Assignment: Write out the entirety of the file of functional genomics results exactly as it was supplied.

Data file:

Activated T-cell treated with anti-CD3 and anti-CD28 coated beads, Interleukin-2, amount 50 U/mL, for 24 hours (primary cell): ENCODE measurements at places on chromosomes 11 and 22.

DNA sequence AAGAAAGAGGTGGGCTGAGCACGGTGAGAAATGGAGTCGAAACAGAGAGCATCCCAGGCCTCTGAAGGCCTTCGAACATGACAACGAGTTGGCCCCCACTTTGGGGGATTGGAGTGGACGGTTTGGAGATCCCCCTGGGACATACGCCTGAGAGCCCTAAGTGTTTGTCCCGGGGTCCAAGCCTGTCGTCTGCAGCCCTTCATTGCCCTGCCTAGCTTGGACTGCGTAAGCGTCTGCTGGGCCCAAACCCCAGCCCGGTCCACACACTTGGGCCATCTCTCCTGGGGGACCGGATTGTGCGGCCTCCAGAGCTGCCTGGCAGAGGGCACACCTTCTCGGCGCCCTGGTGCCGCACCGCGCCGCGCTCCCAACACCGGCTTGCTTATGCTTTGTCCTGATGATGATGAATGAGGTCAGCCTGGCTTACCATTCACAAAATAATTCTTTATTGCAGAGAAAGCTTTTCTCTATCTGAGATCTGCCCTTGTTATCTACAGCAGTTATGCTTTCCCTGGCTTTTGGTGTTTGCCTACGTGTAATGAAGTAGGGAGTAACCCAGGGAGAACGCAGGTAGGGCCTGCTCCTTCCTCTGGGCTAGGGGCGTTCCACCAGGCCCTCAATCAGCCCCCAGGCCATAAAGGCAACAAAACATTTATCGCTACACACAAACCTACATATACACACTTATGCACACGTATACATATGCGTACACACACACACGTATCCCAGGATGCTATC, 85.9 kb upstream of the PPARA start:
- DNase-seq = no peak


Activated T-cell treated with anti-CD3 and anti-CD28 coated beads, Interleukin-2, amount 50 U/mL, for 24 hours (primary cell): ENCODE measurements at places on chromosomes 11 and 22.

DNA sequence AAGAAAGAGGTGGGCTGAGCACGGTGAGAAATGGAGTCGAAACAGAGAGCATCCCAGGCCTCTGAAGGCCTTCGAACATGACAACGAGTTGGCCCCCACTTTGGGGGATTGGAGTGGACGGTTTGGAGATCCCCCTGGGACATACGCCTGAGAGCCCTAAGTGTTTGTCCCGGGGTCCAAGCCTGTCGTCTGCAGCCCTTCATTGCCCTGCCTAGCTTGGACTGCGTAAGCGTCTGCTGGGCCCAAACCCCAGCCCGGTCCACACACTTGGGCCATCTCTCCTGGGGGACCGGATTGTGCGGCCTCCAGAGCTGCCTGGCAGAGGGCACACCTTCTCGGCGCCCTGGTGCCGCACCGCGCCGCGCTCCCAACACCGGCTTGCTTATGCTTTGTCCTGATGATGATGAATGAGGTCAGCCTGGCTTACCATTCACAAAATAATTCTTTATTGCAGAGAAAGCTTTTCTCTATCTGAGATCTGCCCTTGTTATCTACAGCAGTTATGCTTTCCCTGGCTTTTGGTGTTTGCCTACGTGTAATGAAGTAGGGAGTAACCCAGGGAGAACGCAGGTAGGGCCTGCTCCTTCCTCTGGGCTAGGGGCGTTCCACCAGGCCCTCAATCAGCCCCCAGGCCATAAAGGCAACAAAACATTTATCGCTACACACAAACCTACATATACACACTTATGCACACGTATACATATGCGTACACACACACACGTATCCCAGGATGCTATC, 85.9 kb upstream of the PPARA start:
- DNase-seq = no peak